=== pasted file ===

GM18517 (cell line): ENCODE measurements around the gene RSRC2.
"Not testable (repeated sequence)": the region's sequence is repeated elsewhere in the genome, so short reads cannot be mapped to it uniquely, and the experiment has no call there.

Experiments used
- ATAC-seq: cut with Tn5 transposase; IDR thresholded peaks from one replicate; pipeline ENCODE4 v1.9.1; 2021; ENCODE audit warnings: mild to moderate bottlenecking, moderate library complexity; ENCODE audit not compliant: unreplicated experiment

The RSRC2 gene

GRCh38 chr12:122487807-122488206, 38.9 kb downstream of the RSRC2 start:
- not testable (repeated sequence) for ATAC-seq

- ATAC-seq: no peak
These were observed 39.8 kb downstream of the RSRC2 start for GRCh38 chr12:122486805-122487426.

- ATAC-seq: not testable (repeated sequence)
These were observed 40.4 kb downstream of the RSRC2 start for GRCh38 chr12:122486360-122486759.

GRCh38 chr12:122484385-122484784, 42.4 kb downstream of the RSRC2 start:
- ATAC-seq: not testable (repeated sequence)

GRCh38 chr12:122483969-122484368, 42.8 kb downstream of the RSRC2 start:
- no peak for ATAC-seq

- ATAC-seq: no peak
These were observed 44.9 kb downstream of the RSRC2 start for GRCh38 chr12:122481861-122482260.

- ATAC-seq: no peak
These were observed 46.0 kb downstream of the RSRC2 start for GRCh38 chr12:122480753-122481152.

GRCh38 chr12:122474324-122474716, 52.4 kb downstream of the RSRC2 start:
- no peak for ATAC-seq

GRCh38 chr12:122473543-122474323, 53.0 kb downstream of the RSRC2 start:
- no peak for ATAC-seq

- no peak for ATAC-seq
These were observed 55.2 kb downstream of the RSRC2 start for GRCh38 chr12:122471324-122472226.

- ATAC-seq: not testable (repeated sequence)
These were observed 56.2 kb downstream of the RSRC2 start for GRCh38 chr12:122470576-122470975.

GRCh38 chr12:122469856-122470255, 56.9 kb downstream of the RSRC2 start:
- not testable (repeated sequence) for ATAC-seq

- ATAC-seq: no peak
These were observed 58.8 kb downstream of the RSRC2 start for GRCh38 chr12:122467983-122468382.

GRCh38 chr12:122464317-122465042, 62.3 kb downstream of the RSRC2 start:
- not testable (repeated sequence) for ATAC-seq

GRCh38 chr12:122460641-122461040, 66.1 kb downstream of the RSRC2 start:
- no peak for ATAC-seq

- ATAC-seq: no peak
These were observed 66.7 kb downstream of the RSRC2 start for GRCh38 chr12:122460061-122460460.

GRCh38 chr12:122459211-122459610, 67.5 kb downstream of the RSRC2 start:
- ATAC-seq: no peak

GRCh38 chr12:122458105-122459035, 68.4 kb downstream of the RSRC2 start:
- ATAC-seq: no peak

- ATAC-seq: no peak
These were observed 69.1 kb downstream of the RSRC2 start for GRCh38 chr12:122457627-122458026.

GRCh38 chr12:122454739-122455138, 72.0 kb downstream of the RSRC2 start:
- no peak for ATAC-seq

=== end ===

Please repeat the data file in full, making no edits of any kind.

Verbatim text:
GM18517 (cell line): ENCODE measurements around the gene RSRC2.
"Not testable (repeated sequence)": the region's sequence is repeated elsewhere in the genome, so short reads cannot be mapped to it uniquely, and the experiment has no call there.

Experiments used
- ATAC-seq: cut with Tn5 transposase; IDR thresholded peaks from one replicate; pipeline ENCODE4 v1.9.1; 2021; ENCODE audit warnings: mild to moderate bottlenecking, moderate library complexity; ENCODE audit not compliant: unreplicated experiment

The RSRC2 gene

GRCh38 chr12:122487807-122488206, 38.9 kb downstream of the RSRC2 start:
- not testable (repeated sequence) for ATAC-seq

- ATAC-seq: no peak
These were observed 39.8 kb downstream of the RSRC2 start for GRCh38 chr12:122486805-122487426.

- ATAC-seq: not testable (repeated sequence)
These were observed 40.4 kb downstream of the RSRC2 start for GRCh38 chr12:122486360-122486759.

GRCh38 chr12:122484385-122484784, 42.4 kb downstream of the RSRC2 start:
- ATAC-seq: not testable (repeated sequence)

GRCh38 chr12:122483969-122484368, 42.8 kb downstream of the RSRC2 start:
- no peak for ATAC-seq

- ATAC-seq: no peak
These were observed 44.9 kb downstream of the RSRC2 start for GRCh38 chr12:122481861-122482260.

- ATAC-seq: no peak
These were observed 46.0 kb downstream of the RSRC2 start for GRCh38 chr12:122480753-122481152.

GRCh38 chr12:122474324-122474716, 52.4 kb downstream of the RSRC2 start:
- no peak for ATAC-seq

GRCh38 chr12:122473543-122474323, 53.0 kb downstream of the RSRC2 start:
- no peak for ATAC-seq

- no peak for ATAC-seq
These were observed 55.2 kb downstream of the RSRC2 start for GRCh38 chr12:122471324-122472226.

- ATAC-seq: not testable (repeated sequence)
These were observed 56.2 kb downstream of the RSRC2 start for GRCh38 chr12:122470576-122470975.

GRCh38 chr12:122469856-122470255, 56.9 kb downstream of the RSRC2 start:
- not testable (repeated sequence) for ATAC-seq

- ATAC-seq: no peak
These were observed 58.8 kb downstream of the RSRC2 start for GRCh38 chr12:122467983-122468382.

GRCh38 chr12:122464317-122465042, 62.3 kb downstream of the RSRC2 start:
- not testable (repeated sequence) for ATAC-seq

GRCh38 chr12:122460641-122461040, 66.1 kb downstream of the RSRC2 start:
- no peak for ATAC-seq

- ATAC-seq: no peak
These were observed 66.7 kb downstream of the RSRC2 start for GRCh38 chr12:122460061-122460460.

GRCh38 chr12:122459211-122459610, 67.5 kb downstream of the RSRC2 start:
- ATAC-seq: no peak

GRCh38 chr12:122458105-122459035, 68.4 kb downstream of the RSRC2 start:
- ATAC-seq: no peak

- ATAC-seq: no peak
These were observed 69.1 kb downstream of the RSRC2 start for GRCh38 chr12:122457627-122458026.

GRCh38 chr12:122454739-122455138, 72.0 kb downstream of the RSRC2 start:
- no peak for ATAC-seq